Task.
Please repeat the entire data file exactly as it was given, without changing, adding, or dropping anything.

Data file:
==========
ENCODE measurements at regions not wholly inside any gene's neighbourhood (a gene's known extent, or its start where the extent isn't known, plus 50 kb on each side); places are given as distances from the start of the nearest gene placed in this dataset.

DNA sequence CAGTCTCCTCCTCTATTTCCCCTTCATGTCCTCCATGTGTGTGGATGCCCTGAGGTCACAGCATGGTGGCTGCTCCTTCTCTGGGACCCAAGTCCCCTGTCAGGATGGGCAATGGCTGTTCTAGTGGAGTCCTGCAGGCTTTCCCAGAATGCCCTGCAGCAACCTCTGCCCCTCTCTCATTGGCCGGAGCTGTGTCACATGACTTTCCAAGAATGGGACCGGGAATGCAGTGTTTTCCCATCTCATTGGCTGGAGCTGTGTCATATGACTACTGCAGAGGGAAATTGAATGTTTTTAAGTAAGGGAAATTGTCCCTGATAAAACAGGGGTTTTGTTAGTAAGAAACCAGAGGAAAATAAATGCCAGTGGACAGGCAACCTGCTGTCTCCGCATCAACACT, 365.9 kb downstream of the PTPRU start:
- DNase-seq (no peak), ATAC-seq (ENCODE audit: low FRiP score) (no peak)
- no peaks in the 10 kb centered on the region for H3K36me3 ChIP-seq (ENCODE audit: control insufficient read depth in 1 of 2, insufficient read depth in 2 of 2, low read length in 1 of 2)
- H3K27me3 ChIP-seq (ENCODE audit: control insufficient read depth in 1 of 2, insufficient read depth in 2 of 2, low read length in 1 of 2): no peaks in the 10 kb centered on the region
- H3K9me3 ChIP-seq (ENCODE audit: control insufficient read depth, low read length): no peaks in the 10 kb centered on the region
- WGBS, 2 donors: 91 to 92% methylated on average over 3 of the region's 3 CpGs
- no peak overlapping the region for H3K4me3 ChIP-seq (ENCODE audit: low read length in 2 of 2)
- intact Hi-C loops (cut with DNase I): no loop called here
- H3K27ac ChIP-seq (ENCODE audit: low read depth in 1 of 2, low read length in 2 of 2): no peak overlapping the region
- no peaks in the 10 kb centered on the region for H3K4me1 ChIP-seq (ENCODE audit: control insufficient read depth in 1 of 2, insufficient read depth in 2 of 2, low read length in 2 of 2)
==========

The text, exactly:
ENCODE measurements at regions not wholly inside any gene's neighbourhood (a gene's known extent, or its start where the extent isn't known, plus 50 kb on each side); places are given as distances from the start of the nearest gene placed in this dataset.

DNA sequence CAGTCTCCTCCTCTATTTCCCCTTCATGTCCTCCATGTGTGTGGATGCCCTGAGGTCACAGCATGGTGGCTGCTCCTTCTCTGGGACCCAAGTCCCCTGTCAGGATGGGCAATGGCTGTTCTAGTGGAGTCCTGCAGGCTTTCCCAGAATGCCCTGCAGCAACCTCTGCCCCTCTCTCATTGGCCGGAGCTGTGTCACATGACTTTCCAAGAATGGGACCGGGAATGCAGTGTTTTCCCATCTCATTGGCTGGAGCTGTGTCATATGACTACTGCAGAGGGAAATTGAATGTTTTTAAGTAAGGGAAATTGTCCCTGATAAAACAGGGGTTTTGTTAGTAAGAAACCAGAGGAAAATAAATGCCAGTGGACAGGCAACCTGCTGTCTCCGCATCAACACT, 365.9 kb downstream of the PTPRU start:
- DNase-seq (no peak), ATAC-seq (ENCODE audit: low FRiP score) (no peak)
- no peaks in the 10 kb centered on the region for H3K36me3 ChIP-seq (ENCODE audit: control insufficient read depth in 1 of 2, insufficient read depth in 2 of 2, low read length in 1 of 2)
- H3K27me3 ChIP-seq (ENCODE audit: control insufficient read depth in 1 of 2, insufficient read depth in 2 of 2, low read length in 1 of 2): no peaks in the 10 kb centered on the region
- H3K9me3 ChIP-seq (ENCODE audit: control insufficient read depth, low read length): no peaks in the 10 kb centered on the region
- WGBS, 2 donors: 91 to 92% methylated on average over 3 of the region's 3 CpGs
- no peak overlapping the region for H3K4me3 ChIP-seq (ENCODE audit: low read length in 2 of 2)
- intact Hi-C loops (cut with DNase I): no loop called here
- H3K27ac ChIP-seq (ENCODE audit: low read depth in 1 of 2, low read length in 2 of 2): no peak overlapping the region
- no peaks in the 10 kb centered on the region for H3K4me1 ChIP-seq (ENCODE audit: control insufficient read depth in 1 of 2, insufficient read depth in 2 of 2, low read length in 2 of 2)